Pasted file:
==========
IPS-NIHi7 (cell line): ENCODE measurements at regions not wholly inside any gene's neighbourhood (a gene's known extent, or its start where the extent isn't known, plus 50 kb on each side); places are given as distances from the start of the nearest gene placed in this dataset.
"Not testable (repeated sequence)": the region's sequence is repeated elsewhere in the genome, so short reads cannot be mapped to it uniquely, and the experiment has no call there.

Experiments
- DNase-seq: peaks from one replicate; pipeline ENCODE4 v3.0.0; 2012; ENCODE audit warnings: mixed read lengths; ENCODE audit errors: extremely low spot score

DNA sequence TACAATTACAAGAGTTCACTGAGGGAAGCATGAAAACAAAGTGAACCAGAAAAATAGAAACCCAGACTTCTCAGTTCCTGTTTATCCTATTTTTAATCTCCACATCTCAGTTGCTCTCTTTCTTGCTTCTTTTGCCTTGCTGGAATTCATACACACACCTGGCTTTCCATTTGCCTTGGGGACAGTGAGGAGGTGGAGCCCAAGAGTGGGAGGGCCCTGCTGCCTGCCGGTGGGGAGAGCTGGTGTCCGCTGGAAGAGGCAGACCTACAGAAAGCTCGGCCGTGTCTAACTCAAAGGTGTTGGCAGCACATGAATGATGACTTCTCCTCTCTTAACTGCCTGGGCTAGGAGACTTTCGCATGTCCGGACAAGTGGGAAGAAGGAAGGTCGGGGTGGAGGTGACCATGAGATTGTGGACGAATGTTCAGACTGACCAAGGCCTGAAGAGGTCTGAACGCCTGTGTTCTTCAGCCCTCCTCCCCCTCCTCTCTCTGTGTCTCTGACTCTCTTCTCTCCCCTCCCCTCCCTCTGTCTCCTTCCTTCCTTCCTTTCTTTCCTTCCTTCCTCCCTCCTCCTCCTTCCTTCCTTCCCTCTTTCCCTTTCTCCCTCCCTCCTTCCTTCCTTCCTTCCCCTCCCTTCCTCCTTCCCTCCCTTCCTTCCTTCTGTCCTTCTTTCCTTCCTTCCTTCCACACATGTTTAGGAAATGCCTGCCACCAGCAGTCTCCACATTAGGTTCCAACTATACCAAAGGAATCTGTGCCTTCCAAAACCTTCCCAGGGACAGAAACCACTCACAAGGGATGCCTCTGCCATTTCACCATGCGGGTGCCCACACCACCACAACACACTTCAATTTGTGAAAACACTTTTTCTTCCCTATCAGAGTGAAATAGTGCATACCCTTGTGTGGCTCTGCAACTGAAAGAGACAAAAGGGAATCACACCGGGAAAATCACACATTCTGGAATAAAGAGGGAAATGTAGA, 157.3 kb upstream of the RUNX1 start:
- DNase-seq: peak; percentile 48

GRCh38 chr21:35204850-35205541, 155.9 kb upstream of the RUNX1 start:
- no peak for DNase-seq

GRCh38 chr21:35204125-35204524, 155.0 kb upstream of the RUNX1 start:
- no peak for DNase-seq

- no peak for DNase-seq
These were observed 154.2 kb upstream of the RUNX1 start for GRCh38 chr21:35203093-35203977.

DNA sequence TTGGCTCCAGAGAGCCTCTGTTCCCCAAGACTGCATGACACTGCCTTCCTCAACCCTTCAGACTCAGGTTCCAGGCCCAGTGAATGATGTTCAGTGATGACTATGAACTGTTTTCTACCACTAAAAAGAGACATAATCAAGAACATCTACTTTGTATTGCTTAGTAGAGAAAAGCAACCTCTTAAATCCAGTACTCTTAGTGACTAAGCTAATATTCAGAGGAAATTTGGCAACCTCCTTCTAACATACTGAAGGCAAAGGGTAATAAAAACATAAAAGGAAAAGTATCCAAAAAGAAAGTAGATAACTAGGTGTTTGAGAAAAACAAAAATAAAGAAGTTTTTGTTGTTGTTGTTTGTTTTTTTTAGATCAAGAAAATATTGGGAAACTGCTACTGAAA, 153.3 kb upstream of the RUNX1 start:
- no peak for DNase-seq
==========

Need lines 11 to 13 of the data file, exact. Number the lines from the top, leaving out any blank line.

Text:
- no peak for DNase-seq
These were observed 154.2 kb upstream of the RUNX1 start for GRCh38 chr21:35203093-35203977.

DNA sequence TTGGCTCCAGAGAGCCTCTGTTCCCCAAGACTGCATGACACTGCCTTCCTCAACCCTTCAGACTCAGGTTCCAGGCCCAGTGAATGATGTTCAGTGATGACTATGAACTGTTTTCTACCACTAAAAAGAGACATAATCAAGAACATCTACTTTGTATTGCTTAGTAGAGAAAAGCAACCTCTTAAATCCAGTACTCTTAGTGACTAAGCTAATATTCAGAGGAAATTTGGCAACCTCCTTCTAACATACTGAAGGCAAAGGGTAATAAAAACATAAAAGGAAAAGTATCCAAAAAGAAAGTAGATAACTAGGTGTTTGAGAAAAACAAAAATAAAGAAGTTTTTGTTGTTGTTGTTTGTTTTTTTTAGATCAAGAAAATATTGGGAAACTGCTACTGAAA, 153.3 kb upstream of the RUNX1 start: